How NBA Handles Draymond Green's Groin Kicks on Steven Adams is Reflection of Character

Golden State Warriors forward Draymond Green has often been regarded as the "glue" holding the most dominant regular season team in history together, but after some questionable actions in Game 3 of the Western Conference Finals against Oklahoma City Thunder center Steven Adams, his role may be in jeopardy.

Source: (Hashtag Basketball - Brian Han)

Golden State Warriors forward Draymond Green has often been regarded as the "glue" holding the most dominant regular season team in history together.

Sunday's Western Conference Game 3 133-105 loss against the Oklahoma City Thunder displayed that perfectly although not in the most flattering light.


The 26-year-old put up a career-low -43 plus/minus. In other words, it was the worst performance of any player on the floor last night.

The result?

The wheels fell off the rest of the team.

Guards Stephen Curry and Klay Thompson shot for a combined 5-of-19 from the three-point line. They were the only two Warriors players to score in the double digits.

To add insult to injury, the Thunders' All-Star duo, forward Kevin Durant and guard Russell Westbrook scored 63 points going 20-of-34 shooting from the floor.

Teammate Steven Adams, who often takes on the role of enforcer, has added punching bag to his resume.

To be more specific, Green kicked his leg laterally into the 22-year-old's groin for the second time in the series in what many are calling a deliberate move.

It brought the 7-foot center to his knees with about six minutes left in the second quarter.

But he never stooped down to Green's brand of competition.

As much as reporters tried to bait a controversial statement out of the New Zealander -- especially following the Game 1 debacle when he called the Warriors' backcourt "little monkeys," which he admitted was a cultural misunderstanding -- he managed to keep his composure.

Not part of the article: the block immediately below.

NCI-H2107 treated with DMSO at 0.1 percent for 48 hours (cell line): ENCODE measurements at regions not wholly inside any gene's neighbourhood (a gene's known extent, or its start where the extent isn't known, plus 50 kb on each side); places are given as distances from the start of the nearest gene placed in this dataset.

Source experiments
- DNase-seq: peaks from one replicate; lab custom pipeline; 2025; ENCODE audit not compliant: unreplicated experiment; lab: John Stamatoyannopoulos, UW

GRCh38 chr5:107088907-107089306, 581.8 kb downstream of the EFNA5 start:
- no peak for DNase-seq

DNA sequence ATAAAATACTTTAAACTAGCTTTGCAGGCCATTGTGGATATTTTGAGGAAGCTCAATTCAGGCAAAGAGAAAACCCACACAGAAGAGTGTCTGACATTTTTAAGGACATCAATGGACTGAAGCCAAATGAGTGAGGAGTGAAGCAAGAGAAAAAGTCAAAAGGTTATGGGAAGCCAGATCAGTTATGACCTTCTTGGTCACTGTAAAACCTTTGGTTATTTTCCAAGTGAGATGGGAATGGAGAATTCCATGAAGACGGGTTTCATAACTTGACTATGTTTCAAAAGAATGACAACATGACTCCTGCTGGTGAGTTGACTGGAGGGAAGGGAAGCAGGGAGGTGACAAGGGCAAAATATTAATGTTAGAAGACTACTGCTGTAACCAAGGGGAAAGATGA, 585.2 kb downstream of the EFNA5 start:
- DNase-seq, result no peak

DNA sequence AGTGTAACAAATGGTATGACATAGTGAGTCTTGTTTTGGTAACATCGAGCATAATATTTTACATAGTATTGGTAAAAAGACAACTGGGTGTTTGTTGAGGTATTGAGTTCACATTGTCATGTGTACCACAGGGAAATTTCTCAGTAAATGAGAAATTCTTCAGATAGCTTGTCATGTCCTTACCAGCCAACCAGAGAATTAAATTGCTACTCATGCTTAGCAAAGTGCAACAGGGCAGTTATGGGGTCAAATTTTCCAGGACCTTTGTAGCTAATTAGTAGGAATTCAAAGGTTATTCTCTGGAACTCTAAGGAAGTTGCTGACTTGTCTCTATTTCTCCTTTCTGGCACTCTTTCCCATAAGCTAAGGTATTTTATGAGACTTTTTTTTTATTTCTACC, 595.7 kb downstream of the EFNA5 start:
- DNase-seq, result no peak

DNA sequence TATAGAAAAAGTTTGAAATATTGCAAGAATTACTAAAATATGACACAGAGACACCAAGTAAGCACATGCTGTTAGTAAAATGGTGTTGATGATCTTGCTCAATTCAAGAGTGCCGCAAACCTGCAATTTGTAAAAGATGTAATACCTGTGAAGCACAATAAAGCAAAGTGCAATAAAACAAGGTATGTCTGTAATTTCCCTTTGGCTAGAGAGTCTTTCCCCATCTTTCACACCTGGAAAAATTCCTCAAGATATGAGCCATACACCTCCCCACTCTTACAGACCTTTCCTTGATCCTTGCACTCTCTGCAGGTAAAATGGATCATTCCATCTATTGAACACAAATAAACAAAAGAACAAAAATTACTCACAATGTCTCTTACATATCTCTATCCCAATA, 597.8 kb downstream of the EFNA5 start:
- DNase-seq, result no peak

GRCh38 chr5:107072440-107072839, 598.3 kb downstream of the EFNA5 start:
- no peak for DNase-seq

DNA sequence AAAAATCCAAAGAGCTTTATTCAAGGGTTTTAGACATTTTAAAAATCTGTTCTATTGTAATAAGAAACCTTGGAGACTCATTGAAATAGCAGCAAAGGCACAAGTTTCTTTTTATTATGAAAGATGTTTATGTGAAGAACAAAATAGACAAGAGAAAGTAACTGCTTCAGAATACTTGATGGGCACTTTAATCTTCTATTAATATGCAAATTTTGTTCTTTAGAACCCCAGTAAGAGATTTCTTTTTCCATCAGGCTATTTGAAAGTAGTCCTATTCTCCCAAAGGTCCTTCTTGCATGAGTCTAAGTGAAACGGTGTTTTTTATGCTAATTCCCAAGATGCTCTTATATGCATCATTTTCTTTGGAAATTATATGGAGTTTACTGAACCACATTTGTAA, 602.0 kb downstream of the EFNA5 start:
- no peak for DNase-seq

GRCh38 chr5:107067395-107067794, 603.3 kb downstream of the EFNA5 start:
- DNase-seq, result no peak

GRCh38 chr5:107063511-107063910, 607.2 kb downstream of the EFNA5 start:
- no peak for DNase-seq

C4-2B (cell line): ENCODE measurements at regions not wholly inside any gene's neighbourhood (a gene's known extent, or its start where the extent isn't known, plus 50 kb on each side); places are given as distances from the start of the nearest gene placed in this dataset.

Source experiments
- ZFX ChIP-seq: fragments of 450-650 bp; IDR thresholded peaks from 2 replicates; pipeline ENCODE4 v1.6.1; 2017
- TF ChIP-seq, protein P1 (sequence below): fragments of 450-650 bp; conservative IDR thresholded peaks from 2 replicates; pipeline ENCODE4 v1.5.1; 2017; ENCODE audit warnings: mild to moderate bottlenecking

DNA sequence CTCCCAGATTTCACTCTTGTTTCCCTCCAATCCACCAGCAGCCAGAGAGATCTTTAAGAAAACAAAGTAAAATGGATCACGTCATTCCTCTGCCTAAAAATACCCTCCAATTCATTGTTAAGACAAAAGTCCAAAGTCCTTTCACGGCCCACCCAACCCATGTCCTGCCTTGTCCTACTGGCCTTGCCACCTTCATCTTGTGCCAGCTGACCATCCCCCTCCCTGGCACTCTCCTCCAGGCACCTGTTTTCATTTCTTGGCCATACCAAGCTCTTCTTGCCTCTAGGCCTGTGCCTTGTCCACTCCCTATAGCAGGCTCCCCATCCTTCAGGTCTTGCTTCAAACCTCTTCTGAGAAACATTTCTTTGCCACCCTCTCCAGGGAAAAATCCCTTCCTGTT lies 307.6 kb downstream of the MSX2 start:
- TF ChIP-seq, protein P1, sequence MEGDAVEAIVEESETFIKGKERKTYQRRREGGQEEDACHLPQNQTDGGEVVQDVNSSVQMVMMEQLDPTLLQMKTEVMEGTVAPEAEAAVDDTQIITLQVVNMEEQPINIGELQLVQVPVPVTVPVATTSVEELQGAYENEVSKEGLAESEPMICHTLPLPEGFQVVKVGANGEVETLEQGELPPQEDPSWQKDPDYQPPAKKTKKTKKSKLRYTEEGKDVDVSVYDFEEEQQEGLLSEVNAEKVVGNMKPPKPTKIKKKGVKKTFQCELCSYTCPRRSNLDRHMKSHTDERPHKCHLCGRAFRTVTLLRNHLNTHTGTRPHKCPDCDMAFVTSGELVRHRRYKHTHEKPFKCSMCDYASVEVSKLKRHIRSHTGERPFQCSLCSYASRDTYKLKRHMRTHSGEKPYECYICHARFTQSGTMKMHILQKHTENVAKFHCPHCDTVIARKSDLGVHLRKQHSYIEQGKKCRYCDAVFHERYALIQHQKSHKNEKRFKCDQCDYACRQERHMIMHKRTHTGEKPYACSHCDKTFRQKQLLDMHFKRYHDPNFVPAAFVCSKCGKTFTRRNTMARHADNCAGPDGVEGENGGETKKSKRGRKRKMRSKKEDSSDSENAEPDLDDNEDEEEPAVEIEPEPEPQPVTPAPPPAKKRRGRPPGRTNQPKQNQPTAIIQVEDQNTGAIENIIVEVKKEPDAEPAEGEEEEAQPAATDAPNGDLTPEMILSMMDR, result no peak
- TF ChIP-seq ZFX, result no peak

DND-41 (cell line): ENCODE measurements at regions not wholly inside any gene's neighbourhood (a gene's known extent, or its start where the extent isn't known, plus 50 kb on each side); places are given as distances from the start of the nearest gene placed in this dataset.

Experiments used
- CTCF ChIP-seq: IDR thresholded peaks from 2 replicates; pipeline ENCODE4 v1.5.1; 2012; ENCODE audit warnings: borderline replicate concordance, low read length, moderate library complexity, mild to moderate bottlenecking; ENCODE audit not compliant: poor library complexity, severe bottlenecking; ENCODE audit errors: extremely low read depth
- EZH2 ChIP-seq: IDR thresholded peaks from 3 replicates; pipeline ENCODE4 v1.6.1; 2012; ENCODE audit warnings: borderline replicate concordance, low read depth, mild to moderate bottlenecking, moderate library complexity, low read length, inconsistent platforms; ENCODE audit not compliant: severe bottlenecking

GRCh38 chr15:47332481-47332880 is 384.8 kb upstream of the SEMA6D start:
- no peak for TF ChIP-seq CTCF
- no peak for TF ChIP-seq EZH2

"I'm not here to say whether it was or was not intentional," Thunders head coach Billy Donovan told reporters. "I don't know, but it has happened twice in the last two games."

Adams quickly corroborated that statement.

"I mean, it's happened before, mate," he said of the incident. "He's pretty accurate, that guy."

But the timing puts the NBA in a peculiar position.

The organization just issued a one-game suspension to Cleveland Cavaliers veteran guard Dahntay Jones, who punched Toronto Raptors center Bismack Biyombo between the legs even after Game 3 of the Eastern Conference Finals had been all but decided.

As a two-time offender this postseason, Green may have already gone too far.

But the NBA's darlings are down 2-1 to a team that's poised to take away the only thing that means more than a 73-9 record -- a championship.

If Green gets off with no penalty, it wouldn't be the first time the league held a double standard. After all, Jones is no star and Green certainly is.

The only people coming to the forward's defense are in his own camp including Warriors head coach Steve Kerr.

"There's contact, people's arms, legs flailing," he said after the game. "If they think it's on purpose, play the game, you know. This stuff happens all the time."

Kerr often feeds reporters a heavy dose of sarcasm during post-game interviews, but this time there was no ambiguity to his delivery.

Westbrook disagreed without much hesitation.

"Honestly, I think it's intentional," he said. "That's two times in the last two games. I don't think you can keep hitting somebody in their private areas."

Adams stayed above the fray and decided not to get sucked into the argument.

"It's not my call, mate," he said. "Just moving on."

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